Saturday 4th of December 2021

another papier...

briggsbriggsLeaked papers appear to show how some of the world’s elites accumulate property empires while avoiding millions in taxes, with reports focusing on European, Middle Eastern and South American leaders, and world-famous celebrities.  

Obtained from 14 offshore banking institutions and analyzed by the International Consortium of Investigative Journalists (ICIJ), the ‘Pandora Papers’ reveal the financial chicanery of more than 100 billionaires, 35 current and former world leaders, and 300 public officials. The first round of information, handed to a select list of international outlets and studied by “600 journalists,” was published on Sunday.

According to the ICIJ, King Abdullah II of Jordan is a prolific user of shell corporations to manage his global property empire. The monarch reportedly used 36 of these companies from 1995 to 2017 to purchase 14 luxury properties in the US and UK worth more than $106 million. The king’s lawyers say he used these stand-in companies to maintain his privacy rather than to dodge any taxes.

Azerbaijan’s ruling Aliyev family has traded almost $500 million worth of British property in recent years, according to the leaks. One of these properties was sold by an Aliyev-owned front company to the Queen’s crown estate for a sizable $90 million.

Two EU leaders are named in the leaks: Czech Prime Minister Andrej Babiš, who used an offshore investment company to acquire a $22 million château in the South of France, and President Nicos Anastasiades of Cyprus, who founded a law firm accused of hiding a Russian billionaire’s wealth.

Former British prime minister Tony Blair and his wife Cherie are mentioned, with the pair allegedly having dodged $422,603 in property taxes when they purchased an $8.8 million London office partially owned by the family of a prominent Bahraini lawmaker. The Blairs were apparently able to circumvent these taxes by purchasing the foreign holding company that owned the office.

The list of leaders is extensive, and also includes Ukrainian President Volodymyr Zelensky, Kenyan President Uhuru Kenyatta, Lebanese Prime Minister Najib Mikati, and Sheikh Mohammed bin Rashid Al Maktoum, the prime minister of Dubai and vice president of the United Arab Emirates.

Despite featuring an image of Vladimir Putin front and center on their introductory piece, and mentioning Putin nearly 50 times in a spin-off article about the “hidden riches of Putin’s inner circle,” The Guardian had to admit in its reporting that the Russian president “does not appear in the files by name.” Instead, the paper focused on Putin’s “friends,” including billionaire businessman Gennady Timchenko, and Putin’s rumored past “girlfriend.”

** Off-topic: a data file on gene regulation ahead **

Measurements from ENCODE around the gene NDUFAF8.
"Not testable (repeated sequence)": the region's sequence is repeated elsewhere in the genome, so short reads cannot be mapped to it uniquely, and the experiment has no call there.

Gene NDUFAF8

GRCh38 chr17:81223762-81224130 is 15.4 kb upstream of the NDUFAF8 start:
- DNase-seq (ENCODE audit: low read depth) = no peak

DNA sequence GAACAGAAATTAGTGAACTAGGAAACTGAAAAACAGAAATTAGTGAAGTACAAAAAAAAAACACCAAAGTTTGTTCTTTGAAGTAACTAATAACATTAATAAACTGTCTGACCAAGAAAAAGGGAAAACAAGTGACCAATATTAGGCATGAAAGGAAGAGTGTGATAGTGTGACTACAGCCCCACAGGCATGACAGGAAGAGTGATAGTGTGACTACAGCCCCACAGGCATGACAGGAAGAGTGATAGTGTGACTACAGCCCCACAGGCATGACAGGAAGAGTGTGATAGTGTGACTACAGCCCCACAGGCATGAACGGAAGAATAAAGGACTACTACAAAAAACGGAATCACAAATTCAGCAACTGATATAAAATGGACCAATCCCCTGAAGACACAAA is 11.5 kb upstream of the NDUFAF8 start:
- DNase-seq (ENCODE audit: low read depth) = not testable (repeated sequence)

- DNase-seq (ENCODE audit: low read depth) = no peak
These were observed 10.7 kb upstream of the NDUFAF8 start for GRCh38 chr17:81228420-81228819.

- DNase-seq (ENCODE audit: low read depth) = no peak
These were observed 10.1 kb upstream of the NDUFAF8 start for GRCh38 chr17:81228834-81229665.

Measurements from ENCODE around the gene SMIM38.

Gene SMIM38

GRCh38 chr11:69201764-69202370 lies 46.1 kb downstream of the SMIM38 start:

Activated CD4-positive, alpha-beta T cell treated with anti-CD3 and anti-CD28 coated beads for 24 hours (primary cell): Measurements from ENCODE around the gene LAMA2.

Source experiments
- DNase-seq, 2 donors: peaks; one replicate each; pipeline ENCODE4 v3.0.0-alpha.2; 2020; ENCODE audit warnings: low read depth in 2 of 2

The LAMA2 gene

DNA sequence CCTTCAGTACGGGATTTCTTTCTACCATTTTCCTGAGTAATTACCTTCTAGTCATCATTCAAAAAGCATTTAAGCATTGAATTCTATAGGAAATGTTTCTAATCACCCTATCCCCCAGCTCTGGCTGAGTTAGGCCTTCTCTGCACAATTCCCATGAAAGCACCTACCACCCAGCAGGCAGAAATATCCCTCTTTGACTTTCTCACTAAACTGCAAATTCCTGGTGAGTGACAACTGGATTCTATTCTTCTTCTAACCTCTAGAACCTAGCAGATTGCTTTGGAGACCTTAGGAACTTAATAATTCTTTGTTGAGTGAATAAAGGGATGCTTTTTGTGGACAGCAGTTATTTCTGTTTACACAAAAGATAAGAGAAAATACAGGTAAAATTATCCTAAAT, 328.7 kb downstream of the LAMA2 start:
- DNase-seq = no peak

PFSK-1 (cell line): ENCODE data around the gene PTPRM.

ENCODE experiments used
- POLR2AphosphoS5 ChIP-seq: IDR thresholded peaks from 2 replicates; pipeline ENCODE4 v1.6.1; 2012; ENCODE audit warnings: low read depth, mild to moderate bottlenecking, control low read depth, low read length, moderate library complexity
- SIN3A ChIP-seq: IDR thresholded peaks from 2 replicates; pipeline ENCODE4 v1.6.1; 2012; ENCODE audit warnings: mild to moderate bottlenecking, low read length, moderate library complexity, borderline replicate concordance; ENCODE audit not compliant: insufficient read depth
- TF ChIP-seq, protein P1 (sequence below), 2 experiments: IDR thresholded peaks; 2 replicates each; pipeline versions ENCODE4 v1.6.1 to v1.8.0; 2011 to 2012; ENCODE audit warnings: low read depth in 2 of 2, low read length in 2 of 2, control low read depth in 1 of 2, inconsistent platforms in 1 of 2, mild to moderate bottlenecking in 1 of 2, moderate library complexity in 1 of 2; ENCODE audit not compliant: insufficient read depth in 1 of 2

A number of celebrities are mentioned in the leaks, including pop star Shakira and former cricket superstar Sachin Tendulkar of India. Lawyers for both stress that their offshore holdings were legitimate and declared to the tax authorities.

Offshore banking is not illegal, and is often used by the wealthy to avoid taxes, while shell companies are frequently used to distance the rich from their holdings for political reasons or reasons of public image. However, such mechanisms make it easier to hide ill-gotten gains from the eyes of law enforcement or regulators.

“There’s never been anything on this scale and it shows the reality of what offshore companies can offer to help people hide dodgy cash or avoid tax,” Fergus Shiel of the ICIJ told the BBC. “They are using those offshore accounts, those offshore trusts, to buy hundreds of millions of dollars of property in other countries, and to enrich their own families at the expense of their citizens.”

However, the leaks reveal a status quo that few would find surprising, especially since the 2016 Panama Papers and 2017 Paradise Papers offered readers a look into the world of offshore banking. 

Despite the major names listed in the latest document trove, the journalists behind the leaks don’t expect anything to change. “When you have world leaders, when you have politicians, when you have public officials, all using the secrecy and all using this world, then I don’t think we’re going to see an end to it,” ICIJ Director Gerard Ryle told The Guardian.


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Note: if Shakira is in the Australian Masked Singer, this would make some interesting Vampire...


And of course NO MENTION OF SOROS who makes his MEGA-money by manipulating countries currencies... nor that the City of London controls about 50 per cent of the tax havens...